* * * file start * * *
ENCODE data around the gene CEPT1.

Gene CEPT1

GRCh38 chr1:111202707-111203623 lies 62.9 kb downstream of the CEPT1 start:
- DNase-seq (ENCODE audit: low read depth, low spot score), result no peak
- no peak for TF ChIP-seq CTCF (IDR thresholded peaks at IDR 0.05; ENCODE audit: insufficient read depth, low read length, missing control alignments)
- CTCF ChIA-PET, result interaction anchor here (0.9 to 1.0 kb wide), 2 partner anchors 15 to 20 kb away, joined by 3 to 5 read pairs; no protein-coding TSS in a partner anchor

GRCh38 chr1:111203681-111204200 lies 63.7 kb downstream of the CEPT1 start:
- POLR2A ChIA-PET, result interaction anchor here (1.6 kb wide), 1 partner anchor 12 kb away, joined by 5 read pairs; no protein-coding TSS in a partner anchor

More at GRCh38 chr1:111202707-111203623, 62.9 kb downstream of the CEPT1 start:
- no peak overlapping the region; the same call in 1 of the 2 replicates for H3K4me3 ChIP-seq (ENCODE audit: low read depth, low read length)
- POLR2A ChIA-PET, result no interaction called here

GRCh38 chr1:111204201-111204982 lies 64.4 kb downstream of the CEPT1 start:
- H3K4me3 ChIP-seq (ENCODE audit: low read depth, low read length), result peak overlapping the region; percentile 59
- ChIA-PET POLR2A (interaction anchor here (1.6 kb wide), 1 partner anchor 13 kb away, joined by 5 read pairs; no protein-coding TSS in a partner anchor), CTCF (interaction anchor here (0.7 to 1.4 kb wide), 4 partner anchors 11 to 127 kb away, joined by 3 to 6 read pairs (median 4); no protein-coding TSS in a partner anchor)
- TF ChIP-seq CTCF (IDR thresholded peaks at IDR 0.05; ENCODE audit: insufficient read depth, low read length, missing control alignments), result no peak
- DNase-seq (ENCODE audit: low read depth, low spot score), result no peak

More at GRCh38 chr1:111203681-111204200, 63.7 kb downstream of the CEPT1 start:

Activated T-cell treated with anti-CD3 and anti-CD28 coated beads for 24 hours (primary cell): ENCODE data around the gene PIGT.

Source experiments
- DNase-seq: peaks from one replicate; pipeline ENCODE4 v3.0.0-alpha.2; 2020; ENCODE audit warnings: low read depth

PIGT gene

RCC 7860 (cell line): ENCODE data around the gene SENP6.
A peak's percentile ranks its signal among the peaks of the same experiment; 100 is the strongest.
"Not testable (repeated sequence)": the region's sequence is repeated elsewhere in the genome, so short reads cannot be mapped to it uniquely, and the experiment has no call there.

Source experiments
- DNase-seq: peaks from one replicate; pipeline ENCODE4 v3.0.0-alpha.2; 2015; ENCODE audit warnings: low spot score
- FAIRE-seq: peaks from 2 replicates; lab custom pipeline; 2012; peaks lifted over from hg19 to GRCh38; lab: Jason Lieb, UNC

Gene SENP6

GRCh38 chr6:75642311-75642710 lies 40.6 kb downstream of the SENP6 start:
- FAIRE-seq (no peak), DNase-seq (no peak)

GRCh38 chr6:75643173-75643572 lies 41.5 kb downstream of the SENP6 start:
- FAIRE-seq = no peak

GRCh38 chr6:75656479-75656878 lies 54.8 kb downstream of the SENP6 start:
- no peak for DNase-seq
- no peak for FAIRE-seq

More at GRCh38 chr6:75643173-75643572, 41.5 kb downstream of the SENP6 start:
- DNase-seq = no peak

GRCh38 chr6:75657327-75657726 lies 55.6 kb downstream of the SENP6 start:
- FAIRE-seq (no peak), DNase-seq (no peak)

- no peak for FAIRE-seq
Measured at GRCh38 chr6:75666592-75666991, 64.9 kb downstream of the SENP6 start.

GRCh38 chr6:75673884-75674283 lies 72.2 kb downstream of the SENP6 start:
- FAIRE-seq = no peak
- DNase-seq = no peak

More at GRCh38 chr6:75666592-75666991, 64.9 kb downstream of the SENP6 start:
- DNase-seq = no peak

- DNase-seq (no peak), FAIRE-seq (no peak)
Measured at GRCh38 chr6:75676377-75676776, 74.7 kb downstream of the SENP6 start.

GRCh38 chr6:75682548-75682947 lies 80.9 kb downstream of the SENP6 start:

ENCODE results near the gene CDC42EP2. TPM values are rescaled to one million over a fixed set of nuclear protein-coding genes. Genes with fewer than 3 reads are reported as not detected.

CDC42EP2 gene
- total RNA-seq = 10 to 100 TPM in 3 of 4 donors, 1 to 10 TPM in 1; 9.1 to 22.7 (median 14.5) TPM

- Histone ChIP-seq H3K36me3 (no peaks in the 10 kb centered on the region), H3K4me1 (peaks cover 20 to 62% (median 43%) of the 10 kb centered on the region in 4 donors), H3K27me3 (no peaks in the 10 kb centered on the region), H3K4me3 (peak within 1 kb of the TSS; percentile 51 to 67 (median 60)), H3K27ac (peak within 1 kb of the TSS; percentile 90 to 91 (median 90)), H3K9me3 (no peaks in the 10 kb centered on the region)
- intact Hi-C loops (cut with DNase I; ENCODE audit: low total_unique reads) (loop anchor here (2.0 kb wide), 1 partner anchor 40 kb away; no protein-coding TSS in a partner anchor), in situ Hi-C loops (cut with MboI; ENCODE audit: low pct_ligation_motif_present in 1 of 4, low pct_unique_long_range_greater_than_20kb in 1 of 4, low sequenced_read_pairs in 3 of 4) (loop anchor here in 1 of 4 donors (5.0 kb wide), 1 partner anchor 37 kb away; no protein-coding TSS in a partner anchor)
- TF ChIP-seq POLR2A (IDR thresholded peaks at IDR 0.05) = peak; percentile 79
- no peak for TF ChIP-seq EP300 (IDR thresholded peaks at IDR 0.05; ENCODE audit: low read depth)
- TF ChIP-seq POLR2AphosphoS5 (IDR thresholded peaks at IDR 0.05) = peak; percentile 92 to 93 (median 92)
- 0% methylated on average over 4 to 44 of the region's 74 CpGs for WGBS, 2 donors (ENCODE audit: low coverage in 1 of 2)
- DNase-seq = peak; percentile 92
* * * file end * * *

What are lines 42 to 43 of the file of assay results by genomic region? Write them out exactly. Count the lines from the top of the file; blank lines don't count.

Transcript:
GRCh38 chr6:75673884-75674283 lies 72.2 kb downstream of the SENP6 start:
- FAIRE-seq = no peak